What is the Zika Virus?
Medical Advisory: What is the Zika Virus?
By Paulo M. Alves, MD, MSc
Global Medical Director, Aviation Heath, MedAire Worldwide
As the international headlines tell us, mosquito-borne diseases are having a global impact. Annually, 700 million people become ill with diseases spread by mosquitoes. Over 627,000 deaths were caused by malaria alone in 2012. The most recent news is information on the Zika virus. An increasing number of travelers are being diagnosed with this disease after they return home. What do YOU need to know?
Zika virus is an emerging infectious disease that is transmitted to people through mosquito bites. Only one in five individuals will develop symptoms. Most people recover in a week. There is growing evidence linking the disease to birth defects and neurological complications, yet there currently are no vaccines and no cures for Zika virus.
Zika virus (ZIKV) belongs to a group of viruses called flaviviruses. The group also includes dengue, Japanese Encephalitis, West Nile virus and yellow fever. Zika is present in tropical areas of Central America, the Caribbean, South America, Africa, Southeast Asia and some Pacific Islands.
Discovered in 1947, only occasional human cases of Zika were reported until 2007. The first large outbreak was documented in Yap, Micronesia in 2007. Sporadic cases have been reported in a number of countries. Following an outbreak in French Polynesia in 2013-14, and appearing in Bahia, Brazil in May 2015, the disease is spreading rapidly through the Americas. Travelers have brought Zika, without known active transmission, to the United States in the past year.
In parallel with these outbreaks, authorities in some locations have noted an increase in birth defects (such as microcephaly) and neurological complications (including Guillain-Barré Syndrome – GBS). With growing evidence that Zika may be responsible, the World Health Organization has declared that the association between Zika virus and microcephaly and other neurological disorders constitutes a Public Health Emergency of International Concern (PHEIC).
A number of health authorities are advising pregnant women to consider delaying travel to affected areas and, for those living there, to consider delaying pregnancy until the outbreaks are contained.
Prevention: There is no vaccine to prevent Zika, so it is important to prevent mosquito bites. Due to the potential risk of birth defects, this is especially important for pregnant women. The virus can be transferred from mother to child. No reports exist of breast milk transmission. Possible transmission is through infected blood or sexual contact, but reports are rare.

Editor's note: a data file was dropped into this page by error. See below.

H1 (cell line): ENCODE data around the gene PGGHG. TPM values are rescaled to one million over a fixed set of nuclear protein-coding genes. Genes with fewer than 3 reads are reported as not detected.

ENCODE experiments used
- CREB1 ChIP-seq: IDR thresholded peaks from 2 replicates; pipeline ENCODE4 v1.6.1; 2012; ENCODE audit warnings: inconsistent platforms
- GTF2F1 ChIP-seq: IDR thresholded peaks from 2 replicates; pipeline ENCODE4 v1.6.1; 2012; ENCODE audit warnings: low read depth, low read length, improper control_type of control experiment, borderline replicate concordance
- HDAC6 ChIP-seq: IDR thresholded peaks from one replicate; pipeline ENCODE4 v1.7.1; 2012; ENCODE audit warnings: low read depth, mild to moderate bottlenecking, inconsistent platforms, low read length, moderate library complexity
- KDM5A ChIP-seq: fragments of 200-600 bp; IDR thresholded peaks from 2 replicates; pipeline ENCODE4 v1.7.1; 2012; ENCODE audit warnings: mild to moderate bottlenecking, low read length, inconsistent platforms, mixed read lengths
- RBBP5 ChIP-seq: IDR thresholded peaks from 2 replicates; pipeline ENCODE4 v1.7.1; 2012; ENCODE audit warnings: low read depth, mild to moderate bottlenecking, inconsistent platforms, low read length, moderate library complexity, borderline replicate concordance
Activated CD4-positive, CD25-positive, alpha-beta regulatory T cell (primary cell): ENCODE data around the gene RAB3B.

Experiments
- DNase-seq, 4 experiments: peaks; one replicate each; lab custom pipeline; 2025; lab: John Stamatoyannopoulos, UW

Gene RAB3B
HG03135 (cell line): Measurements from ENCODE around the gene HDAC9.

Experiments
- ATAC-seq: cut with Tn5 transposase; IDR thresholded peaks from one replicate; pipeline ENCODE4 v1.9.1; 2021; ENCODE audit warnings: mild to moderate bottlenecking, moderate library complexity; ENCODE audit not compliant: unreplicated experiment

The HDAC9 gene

Symptoms: Usually begin from 2-7 days after a mosquito bite and include:
- Joint and muscle pain
- Conjunctivitis (red eyes)
Diagnosis: No commercial testing is available. Testing is, however, performed by the Centers for Disease Control (CDC) and some state health departments. Preliminary reports indicate that researchers in Brazil may have successfully developed the first rapid-detection Zika test.
- Usually a mild to moderate illness, resolves spontaneously in 2-7 days
- Associated with microcephaly (small head) in a newborn
- Associated with Guillain-Barré Syndrome
- No vaccine or treatment exists for the Zika virus, symptomatic care only
- Supportive rest
- Avoid aspirin and non-steroid anti-inflammatory agents, such as ibuprofen, unless a formal diagnosis of Zika is confirmed
- Ensure all needed vaccinations are received
- Carry a travel health kit with bite protection supplies
- Practice on-going mosquito bite avoidance techniques
- Monitor the situation closely, especially if traveling to the upcoming August 2016 Olympics in Brazil
- Call your medical provider for additional assistance
- See your doctor before you travel – pregnant women should consider deferring travel to Zika-affected countries
Returning Travelers from Zika-affected areas:
- Monitor your health for two weeks – If symptomatic seek medical care and advise your doctor of your travel history
- If you are pregnant, or suspect you may be pregnant, and have two or more symptoms – seek medical care and advise your doctor of your travel history
MedAire recommends that pregnant women contemplating international travel consult a doctor for an individual risk assessment and advice as standard practice prior to any travel, regardless of destination. In addition to the infectious risks of any destination, it is important to consider the standard of available healthcare, and the availability of obstetric and neonatal specialist support, should it be required.
Disclaimer: This content has been developed for educational purposes only. It is not a substitute for professional medical advice. Should you have questions or concerns about any topic described here, please consult your medical professional.
Australian Department of Health Zika Virus
World Health Organization (WHO) Guidelines for Testing the Efficacy of Insecticide Products Used in Aircraft (See Annex 1 for recommended methods)
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